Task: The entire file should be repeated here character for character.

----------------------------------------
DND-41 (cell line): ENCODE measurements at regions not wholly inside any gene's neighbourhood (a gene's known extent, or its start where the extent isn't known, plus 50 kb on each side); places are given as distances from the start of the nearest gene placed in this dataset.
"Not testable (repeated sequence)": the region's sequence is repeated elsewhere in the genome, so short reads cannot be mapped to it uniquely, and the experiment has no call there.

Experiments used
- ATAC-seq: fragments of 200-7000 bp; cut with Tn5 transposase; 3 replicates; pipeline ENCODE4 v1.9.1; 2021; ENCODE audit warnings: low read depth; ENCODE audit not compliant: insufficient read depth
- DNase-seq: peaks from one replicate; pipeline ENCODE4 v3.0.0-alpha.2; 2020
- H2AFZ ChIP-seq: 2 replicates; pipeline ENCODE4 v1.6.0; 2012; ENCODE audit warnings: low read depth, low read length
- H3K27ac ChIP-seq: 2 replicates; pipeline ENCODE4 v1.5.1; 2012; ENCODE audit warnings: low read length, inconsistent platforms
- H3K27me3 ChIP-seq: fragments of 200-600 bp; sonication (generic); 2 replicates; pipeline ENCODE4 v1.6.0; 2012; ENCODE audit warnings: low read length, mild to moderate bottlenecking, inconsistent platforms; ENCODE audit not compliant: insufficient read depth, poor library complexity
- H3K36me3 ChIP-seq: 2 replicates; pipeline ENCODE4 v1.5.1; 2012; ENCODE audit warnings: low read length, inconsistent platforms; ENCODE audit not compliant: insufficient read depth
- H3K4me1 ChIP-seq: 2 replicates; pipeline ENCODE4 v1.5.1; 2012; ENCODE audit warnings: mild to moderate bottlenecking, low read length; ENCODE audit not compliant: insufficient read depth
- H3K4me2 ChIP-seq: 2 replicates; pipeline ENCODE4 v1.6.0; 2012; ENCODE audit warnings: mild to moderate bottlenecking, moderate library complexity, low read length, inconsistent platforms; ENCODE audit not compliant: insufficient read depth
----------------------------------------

DND-41 (cell line): ENCODE measurements at regions not wholly inside any gene's neighbourhood (a gene's known extent, or its start where the extent isn't known, plus 50 kb on each side); places are given as distances from the start of the nearest gene placed in this dataset.
"Not testable (repeated sequence)": the region's sequence is repeated elsewhere in the genome, so short reads cannot be mapped to it uniquely, and the experiment has no call there.

Experiments used
- ATAC-seq: fragments of 200-7000 bp; cut with Tn5 transposase; 3 replicates; pipeline ENCODE4 v1.9.1; 2021; ENCODE audit warnings: low read depth; ENCODE audit not compliant: insufficient read depth
- DNase-seq: peaks from one replicate; pipeline ENCODE4 v3.0.0-alpha.2; 2020
- H2AFZ ChIP-seq: 2 replicates; pipeline ENCODE4 v1.6.0; 2012; ENCODE audit warnings: low read depth, low read length
- H3K27ac ChIP-seq: 2 replicates; pipeline ENCODE4 v1.5.1; 2012; ENCODE audit warnings: low read length, inconsistent platforms
- H3K27me3 ChIP-seq: fragments of 200-600 bp; sonication (generic); 2 replicates; pipeline ENCODE4 v1.6.0; 2012; ENCODE audit warnings: low read length, mild to moderate bottlenecking, inconsistent platforms; ENCODE audit not compliant: insufficient read depth, poor library complexity
- H3K36me3 ChIP-seq: 2 replicates; pipeline ENCODE4 v1.5.1; 2012; ENCODE audit warnings: low read length, inconsistent platforms; ENCODE audit not compliant: insufficient read depth
- H3K4me1 ChIP-seq: 2 replicates; pipeline ENCODE4 v1.5.1; 2012; ENCODE audit warnings: mild to moderate bottlenecking, low read length; ENCODE audit not compliant: insufficient read depth
- H3K4me2 ChIP-seq: 2 replicates; pipeline ENCODE4 v1.6.0; 2012; ENCODE audit warnings: mild to moderate bottlenecking, moderate library complexity, low read length, inconsistent platforms; ENCODE audit not compliant: insufficient read depth